In the bottom of the third, the Yankees knocked the air of invincibility off Maddux. Paul O'Neill and his gimpy hamstring led off with a double, then moved to third on a Mariano Duncan groundout to second. Girardi then knocked a triple to deep centerfield, over the head of Marquis Grissom. As O'Neill crossed the plate giving the Yankees a 1-0 lead, Yankee Stadium was literally shaking.
The lineup turned back over to Derek Jeter, who drove Girardi in to make it 2-0. Jeter stole second, then Wade Boggs popped out for the second out of the inning. Bernie Williams then drove Jeter home with a single for his 15th and final RBI of the '96 postseason.
Key gave a run back in the fourth. With one out, he walked Fred McGriff, then gave up back-to-back singles to Javy Lopez and Andruw Jones to load the bases. Jermaine Dye worked a five pitch walk to force McGriff home, but Key then got out of the jam by getting Terry Pendleton to ground into a doubleplay.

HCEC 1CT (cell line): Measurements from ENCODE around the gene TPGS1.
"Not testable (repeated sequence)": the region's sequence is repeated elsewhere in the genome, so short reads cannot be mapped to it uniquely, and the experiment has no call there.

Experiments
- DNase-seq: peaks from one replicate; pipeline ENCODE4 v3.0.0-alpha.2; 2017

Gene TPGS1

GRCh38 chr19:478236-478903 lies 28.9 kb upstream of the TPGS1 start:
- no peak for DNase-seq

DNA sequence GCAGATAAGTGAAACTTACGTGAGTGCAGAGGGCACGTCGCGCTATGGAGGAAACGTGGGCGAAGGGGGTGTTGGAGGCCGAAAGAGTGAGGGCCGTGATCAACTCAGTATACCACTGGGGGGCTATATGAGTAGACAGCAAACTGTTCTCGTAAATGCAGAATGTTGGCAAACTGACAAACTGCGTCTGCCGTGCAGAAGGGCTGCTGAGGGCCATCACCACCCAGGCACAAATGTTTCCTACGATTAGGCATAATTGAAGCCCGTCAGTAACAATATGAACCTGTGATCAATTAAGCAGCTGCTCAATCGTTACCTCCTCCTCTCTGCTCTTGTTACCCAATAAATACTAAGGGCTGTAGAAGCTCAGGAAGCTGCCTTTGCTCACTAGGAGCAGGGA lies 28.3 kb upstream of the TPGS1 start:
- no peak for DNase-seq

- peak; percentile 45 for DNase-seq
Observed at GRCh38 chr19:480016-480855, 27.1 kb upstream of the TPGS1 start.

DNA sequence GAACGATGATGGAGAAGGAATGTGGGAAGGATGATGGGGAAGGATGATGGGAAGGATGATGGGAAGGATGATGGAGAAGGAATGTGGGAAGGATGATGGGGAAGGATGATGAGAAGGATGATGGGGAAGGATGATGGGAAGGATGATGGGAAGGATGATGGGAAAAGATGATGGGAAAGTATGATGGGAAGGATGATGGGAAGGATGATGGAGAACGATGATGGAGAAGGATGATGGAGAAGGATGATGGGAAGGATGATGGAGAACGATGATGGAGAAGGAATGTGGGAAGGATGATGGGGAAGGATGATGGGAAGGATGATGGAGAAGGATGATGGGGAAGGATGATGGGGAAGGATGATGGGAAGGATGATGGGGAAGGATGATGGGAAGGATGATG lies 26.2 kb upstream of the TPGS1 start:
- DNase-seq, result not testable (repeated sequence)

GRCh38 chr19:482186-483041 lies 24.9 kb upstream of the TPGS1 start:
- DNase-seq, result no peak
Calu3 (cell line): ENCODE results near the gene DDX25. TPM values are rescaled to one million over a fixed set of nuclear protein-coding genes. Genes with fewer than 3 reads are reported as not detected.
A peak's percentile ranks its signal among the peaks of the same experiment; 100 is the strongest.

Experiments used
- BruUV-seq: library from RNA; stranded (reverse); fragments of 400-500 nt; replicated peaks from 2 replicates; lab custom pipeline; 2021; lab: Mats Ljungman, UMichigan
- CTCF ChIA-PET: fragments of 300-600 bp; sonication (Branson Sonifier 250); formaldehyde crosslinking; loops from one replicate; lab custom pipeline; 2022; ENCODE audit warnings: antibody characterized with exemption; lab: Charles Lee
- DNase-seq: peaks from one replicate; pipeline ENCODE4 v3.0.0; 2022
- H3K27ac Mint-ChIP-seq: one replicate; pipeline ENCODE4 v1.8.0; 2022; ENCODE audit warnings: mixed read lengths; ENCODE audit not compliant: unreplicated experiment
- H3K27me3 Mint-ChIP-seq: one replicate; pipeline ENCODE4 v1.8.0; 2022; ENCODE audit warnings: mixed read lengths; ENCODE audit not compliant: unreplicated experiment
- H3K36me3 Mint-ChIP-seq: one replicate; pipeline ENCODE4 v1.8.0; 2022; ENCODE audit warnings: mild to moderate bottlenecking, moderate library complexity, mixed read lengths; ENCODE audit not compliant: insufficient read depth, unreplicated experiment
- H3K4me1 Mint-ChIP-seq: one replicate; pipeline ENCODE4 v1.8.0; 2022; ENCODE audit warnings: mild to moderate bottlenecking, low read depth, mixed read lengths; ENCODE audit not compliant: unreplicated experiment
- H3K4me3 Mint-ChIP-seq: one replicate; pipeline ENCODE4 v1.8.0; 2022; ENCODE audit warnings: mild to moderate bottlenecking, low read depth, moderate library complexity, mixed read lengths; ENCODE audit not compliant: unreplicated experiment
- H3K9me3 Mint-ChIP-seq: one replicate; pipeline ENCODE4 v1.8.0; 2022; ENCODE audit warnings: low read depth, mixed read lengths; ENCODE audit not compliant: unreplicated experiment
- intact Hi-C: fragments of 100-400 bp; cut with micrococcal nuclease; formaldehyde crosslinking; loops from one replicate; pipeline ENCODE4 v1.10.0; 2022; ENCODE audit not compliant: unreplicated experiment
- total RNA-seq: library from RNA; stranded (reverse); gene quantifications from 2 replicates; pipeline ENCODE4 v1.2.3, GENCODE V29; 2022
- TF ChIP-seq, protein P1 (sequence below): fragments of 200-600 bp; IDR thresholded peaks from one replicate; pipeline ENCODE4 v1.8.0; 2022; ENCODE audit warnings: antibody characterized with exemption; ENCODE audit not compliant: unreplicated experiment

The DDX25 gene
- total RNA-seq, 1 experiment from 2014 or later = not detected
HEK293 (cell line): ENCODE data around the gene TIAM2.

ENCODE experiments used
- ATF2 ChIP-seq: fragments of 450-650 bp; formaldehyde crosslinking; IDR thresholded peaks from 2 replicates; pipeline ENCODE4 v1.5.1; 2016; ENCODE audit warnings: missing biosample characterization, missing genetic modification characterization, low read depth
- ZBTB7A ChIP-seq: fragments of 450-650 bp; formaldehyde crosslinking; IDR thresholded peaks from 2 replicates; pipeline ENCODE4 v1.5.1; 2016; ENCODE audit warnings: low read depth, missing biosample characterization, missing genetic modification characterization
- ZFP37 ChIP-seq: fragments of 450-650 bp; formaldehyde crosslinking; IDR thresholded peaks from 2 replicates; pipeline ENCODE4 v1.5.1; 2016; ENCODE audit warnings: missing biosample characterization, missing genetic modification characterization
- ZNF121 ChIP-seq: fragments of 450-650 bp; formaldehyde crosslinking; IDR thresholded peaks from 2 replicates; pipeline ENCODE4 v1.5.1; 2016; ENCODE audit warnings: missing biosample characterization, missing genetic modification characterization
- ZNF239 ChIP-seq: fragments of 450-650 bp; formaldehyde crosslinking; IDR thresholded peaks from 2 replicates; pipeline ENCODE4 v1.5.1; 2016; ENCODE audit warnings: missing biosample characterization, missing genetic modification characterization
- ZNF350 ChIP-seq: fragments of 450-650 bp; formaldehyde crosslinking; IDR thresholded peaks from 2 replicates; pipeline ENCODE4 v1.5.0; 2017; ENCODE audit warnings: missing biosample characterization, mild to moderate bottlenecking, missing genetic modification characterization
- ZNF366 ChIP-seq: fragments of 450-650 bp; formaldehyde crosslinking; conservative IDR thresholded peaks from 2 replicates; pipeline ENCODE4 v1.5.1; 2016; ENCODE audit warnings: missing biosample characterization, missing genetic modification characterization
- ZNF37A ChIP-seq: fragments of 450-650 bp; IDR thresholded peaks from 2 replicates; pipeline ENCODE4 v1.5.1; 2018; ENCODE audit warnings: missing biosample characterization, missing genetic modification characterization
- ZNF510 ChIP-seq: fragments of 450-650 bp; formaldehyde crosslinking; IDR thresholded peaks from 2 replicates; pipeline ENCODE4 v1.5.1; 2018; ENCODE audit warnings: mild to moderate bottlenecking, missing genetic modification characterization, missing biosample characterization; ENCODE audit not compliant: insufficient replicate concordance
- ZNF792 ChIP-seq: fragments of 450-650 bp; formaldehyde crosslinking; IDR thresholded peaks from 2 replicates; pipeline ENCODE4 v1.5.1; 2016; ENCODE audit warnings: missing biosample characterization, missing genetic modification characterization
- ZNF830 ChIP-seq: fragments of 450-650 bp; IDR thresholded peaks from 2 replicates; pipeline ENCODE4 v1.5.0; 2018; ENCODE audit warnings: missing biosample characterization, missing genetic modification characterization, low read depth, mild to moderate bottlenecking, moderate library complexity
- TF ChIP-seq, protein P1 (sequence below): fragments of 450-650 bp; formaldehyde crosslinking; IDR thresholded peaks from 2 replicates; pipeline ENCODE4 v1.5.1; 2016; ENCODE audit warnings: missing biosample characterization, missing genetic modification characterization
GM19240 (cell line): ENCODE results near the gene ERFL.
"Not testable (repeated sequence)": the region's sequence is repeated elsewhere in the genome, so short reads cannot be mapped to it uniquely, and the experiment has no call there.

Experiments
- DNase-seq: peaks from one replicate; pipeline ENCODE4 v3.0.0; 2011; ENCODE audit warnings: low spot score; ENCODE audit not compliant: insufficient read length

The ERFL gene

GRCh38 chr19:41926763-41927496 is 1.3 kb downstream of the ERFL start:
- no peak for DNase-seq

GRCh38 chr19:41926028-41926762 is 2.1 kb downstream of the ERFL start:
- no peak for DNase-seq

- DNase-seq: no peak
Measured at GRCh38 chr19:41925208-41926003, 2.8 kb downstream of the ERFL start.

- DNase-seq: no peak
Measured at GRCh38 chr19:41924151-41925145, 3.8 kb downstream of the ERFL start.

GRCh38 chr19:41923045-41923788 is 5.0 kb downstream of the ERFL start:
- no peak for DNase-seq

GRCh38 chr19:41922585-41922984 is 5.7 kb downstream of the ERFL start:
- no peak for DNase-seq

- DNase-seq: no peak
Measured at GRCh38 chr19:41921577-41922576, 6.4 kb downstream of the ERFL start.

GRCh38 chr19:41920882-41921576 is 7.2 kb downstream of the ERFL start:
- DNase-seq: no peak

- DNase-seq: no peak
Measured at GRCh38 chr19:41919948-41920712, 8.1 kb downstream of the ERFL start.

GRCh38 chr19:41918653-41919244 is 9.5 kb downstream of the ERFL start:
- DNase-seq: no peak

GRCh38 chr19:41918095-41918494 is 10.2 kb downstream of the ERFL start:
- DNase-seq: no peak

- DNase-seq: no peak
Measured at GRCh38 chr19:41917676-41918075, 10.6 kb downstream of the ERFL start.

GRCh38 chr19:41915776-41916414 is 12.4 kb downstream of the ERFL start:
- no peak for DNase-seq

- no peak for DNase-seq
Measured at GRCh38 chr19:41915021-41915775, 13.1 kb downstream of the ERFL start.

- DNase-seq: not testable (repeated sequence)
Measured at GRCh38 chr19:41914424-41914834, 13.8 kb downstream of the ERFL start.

In the fifth, Key faced the minimum. Marquis Grissom managed a one out single, but he was erased at second when trying to advance on a pitch that squirted away from Girardi. Replays showed he was clearly safe, and Grissom lost it. He was fortunate he didn't get ejected, making repeated contact with umpires as he protested. Bobby Cox was not so lucky; he got tossed and watched the rest of the World Series from the clubhouse.
Key returned for the sixth and gave up a leadoff double to Chipper Jones. McGriff then grounded to second, moving Jones to third. Torre came out and got the ball from Key. He ended his Yankee career in line to be the winning pitcher in the clinching game of the World Series, the same way he ended his tenure with the Blue Jays.